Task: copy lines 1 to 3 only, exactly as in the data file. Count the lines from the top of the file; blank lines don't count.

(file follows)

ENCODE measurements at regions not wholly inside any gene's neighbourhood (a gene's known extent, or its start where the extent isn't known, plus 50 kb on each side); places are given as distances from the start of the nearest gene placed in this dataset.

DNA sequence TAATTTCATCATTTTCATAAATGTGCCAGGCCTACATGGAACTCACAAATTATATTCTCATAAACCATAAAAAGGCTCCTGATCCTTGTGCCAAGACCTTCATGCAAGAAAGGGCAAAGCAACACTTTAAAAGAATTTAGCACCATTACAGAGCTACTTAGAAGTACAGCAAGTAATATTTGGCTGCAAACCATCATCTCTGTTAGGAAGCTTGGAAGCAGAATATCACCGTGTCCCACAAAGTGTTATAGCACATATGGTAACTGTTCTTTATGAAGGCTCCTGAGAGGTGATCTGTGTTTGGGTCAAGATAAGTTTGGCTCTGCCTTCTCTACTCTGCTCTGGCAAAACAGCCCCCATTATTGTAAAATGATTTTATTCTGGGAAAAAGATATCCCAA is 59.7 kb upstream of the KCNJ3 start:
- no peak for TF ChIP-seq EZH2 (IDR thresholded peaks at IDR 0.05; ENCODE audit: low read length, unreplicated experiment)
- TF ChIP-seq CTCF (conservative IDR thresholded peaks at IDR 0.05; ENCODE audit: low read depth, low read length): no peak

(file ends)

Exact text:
ENCODE measurements at regions not wholly inside any gene's neighbourhood (a gene's known extent, or its start where the extent isn't known, plus 50 kb on each side); places are given as distances from the start of the nearest gene placed in this dataset.

DNA sequence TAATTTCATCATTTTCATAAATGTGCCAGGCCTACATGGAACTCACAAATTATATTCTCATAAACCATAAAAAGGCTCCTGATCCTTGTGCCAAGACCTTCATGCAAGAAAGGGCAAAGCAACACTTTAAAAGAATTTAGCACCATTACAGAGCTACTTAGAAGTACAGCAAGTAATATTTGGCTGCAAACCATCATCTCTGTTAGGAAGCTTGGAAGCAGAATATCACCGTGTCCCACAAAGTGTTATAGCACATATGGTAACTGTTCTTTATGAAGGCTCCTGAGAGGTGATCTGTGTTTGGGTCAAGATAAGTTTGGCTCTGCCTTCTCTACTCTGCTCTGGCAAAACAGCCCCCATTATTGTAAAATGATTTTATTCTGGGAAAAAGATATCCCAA is 59.7 kb upstream of the KCNJ3 start:
- no peak for TF ChIP-seq EZH2 (IDR thresholded peaks at IDR 0.05; ENCODE audit: low read length, unreplicated experiment)